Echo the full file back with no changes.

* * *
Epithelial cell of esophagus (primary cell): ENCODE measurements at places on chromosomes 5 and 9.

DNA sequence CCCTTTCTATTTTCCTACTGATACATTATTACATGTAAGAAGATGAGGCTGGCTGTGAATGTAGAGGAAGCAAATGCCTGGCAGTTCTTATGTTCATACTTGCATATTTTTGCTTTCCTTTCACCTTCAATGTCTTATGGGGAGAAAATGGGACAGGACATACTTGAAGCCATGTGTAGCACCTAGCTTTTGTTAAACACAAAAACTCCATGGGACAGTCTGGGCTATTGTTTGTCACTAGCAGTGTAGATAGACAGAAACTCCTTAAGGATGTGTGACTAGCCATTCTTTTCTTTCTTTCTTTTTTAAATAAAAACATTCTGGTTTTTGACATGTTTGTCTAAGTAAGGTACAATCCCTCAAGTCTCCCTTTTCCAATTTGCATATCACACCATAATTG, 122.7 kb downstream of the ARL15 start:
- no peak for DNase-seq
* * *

Epithelial cell of esophagus (primary cell): ENCODE measurements at places on chromosomes 5 and 9.

DNA sequence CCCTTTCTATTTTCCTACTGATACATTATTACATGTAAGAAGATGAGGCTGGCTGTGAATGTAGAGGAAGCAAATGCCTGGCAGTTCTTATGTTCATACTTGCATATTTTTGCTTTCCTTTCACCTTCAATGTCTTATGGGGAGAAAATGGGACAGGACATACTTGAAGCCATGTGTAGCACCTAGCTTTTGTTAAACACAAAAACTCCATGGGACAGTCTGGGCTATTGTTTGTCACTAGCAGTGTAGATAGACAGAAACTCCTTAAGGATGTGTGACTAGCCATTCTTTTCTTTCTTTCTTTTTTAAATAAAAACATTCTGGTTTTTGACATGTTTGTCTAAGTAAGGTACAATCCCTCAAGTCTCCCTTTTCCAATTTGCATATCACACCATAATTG, 122.7 kb downstream of the ARL15 start:
- no peak for DNase-seq